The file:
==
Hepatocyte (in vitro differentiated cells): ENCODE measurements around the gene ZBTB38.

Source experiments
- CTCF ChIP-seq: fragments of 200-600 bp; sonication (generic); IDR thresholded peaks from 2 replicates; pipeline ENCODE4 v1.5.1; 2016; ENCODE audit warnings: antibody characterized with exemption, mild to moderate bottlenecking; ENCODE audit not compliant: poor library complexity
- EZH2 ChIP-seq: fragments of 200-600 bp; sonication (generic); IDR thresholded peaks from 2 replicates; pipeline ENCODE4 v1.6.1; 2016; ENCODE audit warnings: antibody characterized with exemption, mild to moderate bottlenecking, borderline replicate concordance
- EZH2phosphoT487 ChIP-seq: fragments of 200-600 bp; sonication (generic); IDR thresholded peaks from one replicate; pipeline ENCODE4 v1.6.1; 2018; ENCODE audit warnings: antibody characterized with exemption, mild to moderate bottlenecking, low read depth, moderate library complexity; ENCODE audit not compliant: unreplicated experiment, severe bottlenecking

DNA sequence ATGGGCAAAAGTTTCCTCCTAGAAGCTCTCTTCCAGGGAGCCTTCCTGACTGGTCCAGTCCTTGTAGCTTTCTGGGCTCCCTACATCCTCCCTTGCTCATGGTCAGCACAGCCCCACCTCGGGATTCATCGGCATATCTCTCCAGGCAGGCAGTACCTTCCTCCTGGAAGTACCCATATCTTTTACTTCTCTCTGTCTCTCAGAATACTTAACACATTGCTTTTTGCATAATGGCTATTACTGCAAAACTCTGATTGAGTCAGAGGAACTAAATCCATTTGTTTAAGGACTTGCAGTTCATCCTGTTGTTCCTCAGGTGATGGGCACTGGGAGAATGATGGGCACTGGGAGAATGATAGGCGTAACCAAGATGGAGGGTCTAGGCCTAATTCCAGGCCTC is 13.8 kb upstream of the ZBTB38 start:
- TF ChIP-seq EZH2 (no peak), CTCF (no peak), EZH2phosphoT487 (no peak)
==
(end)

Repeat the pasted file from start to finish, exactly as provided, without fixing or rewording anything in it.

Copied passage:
Hepatocyte (in vitro differentiated cells): ENCODE measurements around the gene ZBTB38.

Source experiments
- CTCF ChIP-seq: fragments of 200-600 bp; sonication (generic); IDR thresholded peaks from 2 replicates; pipeline ENCODE4 v1.5.1; 2016; ENCODE audit warnings: antibody characterized with exemption, mild to moderate bottlenecking; ENCODE audit not compliant: poor library complexity
- EZH2 ChIP-seq: fragments of 200-600 bp; sonication (generic); IDR thresholded peaks from 2 replicates; pipeline ENCODE4 v1.6.1; 2016; ENCODE audit warnings: antibody characterized with exemption, mild to moderate bottlenecking, borderline replicate concordance
- EZH2phosphoT487 ChIP-seq: fragments of 200-600 bp; sonication (generic); IDR thresholded peaks from one replicate; pipeline ENCODE4 v1.6.1; 2018; ENCODE audit warnings: antibody characterized with exemption, mild to moderate bottlenecking, low read depth, moderate library complexity; ENCODE audit not compliant: unreplicated experiment, severe bottlenecking

DNA sequence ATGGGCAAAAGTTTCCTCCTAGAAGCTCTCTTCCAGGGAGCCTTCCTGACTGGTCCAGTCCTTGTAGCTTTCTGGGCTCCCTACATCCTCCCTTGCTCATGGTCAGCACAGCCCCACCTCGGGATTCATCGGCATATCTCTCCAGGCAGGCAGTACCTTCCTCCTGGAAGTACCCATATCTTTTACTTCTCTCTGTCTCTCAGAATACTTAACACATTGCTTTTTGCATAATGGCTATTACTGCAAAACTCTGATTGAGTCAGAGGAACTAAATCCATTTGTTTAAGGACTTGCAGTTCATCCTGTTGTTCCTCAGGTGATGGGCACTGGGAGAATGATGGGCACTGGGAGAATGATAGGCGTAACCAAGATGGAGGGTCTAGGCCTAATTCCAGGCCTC is 13.8 kb upstream of the ZBTB38 start:
- TF ChIP-seq EZH2 (no peak), CTCF (no peak), EZH2phosphoT487 (no peak)